Belarus Freedom Day protests: arrests as hundreds take to streets

Nabihah Parker
Members of police special forces detain a man during a gathering, denouncing the new tax on those not in full-time employment - AP

Hundreds of citizens gathered in Minsk as part of the country's largest street protests to defy the so-called 'social parasite law' taxing the unemployed.

Belarusian police have arrested 400 hundred protesters, including activists and journalists, as part of a major crackdown on demonstrations that oppose this law and the President's 23-year-long dictatorship.

About 700 people had tried to march early on Saturday, known as Freedom Day, but were blocked by police. Protests in several other cities are also being prepared for the 26 March. 

Several journalists covering the events were arrested, including two from Belsat TV and BBC Russian correspondent, Sergey Kozlovsky, who was released after several hours. He told AP: "They grabbed everybody indiscriminately, both young and old. We were treated very harshly." 

Law enforcement officers detain a man during a gathering, denouncing the new tax on those not in full-time employment Credit: AP

One of the country's leading opposition figures, Vladimir Nekliayev, who was expected to speak at the demonstrations, has been detained while making his way to the rally. 

Viasna, a human rights centre, was blocked off by police and arrests made of those involved in the protests. Tatiana Revyako, of the human rights group, told AP that "many of the arrested were beaten and are in need of medical help".

Unemployed citizens and part-time workers oppose the Presidential Decree No.3 "On the Prevention of Social Dependency" that taxes them around $250 (£200) a year.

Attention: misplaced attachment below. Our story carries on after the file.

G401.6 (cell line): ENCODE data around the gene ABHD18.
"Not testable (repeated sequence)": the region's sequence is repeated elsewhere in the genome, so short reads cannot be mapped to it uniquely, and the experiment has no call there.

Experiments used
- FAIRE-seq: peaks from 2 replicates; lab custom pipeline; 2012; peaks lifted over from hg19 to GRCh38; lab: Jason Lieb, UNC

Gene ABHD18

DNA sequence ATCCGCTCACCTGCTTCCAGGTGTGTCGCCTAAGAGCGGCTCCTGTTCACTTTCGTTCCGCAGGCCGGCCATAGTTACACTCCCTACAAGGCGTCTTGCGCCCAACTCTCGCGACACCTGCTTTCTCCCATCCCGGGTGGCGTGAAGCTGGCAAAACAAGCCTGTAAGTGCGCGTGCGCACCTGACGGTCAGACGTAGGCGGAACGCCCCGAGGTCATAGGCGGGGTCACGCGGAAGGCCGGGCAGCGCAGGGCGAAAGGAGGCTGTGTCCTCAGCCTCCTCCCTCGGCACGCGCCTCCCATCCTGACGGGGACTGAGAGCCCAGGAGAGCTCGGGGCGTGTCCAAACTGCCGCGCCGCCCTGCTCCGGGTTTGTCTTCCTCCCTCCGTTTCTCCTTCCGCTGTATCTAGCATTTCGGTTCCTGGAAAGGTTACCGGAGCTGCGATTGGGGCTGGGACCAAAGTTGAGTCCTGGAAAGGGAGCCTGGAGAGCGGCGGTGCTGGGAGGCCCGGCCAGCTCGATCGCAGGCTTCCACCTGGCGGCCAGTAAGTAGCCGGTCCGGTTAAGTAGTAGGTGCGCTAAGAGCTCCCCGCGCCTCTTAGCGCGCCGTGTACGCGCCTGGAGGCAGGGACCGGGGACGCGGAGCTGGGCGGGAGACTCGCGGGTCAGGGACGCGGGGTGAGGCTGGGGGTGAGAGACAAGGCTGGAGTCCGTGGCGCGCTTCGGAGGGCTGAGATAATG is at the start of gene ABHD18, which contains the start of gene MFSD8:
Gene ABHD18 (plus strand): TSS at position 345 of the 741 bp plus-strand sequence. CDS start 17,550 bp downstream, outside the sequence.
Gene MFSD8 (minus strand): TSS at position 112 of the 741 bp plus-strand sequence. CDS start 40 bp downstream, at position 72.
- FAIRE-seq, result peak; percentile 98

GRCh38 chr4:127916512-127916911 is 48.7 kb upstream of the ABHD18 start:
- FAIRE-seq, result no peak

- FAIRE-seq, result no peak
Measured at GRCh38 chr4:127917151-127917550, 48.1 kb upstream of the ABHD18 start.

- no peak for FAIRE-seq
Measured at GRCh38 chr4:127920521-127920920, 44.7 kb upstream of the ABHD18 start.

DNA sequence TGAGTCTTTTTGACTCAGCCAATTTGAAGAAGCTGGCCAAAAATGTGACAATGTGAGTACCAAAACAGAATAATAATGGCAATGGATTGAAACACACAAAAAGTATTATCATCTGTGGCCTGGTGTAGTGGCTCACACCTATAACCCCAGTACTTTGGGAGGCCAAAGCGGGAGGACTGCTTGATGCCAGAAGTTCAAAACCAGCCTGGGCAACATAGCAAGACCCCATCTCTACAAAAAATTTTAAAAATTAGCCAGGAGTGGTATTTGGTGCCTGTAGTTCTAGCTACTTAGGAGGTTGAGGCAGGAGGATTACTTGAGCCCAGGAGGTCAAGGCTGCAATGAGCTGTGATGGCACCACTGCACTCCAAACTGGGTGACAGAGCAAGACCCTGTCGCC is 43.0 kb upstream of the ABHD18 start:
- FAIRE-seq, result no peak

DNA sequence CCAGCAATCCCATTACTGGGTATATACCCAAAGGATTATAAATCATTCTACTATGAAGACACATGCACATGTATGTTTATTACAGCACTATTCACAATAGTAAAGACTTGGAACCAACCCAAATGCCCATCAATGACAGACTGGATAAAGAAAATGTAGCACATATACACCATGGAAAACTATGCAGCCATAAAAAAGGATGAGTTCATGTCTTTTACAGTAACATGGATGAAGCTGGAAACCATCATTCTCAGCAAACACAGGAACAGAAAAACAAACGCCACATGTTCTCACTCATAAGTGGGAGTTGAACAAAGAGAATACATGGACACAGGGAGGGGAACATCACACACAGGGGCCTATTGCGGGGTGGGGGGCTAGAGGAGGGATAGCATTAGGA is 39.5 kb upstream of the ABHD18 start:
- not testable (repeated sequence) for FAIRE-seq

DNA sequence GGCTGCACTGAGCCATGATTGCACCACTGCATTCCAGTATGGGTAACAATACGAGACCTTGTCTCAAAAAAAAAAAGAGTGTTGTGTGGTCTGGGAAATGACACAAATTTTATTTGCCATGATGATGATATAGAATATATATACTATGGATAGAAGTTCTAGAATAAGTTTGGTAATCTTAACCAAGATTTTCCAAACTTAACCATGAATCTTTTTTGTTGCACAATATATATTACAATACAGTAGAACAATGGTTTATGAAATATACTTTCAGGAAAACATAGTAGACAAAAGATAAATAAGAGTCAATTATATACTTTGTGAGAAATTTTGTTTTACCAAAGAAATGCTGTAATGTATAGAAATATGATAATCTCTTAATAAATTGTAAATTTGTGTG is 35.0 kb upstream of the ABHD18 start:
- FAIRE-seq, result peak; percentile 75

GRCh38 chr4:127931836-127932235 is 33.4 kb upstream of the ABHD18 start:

The decree was received with widespread criticism from citizens, activists and journalists who oppose the law and are critical of the government. 

Mr Lukashenko announced on 9 March that he would suspend the tax until his government had reviewed the policy in response to the protests.

What are the Freedom Day protests?

Andre Sanikov, former Belarusian foreign minister, said: "Tomorrow's protests will be big, very big. People who attend tomorrow have a lot of courage and they are coming because they are fed up. The protest is not about the economic situation but about a dictatorship that has lasted 23 years. 

"There will be fear for protesting openly but it is done peacefully to demand changes. People are hoping for freedom from the dictatorship because the economy and quality of life in Belarus is very poor.  I hope for a parliamentary re-election to end this problem. 

"If there is no resolution, I fear for the future of Belarus as a democratic country but I also fear it will become a hotbed and a dangerous spot in the region."

Saturday marks the 99th anniversary of Belarus Freedom Day that declared the birth of Belarus People's Republic during WWI but is celebrated more recently as an occasion to oppose the rule of current President Alyaksandr Lukashenko.




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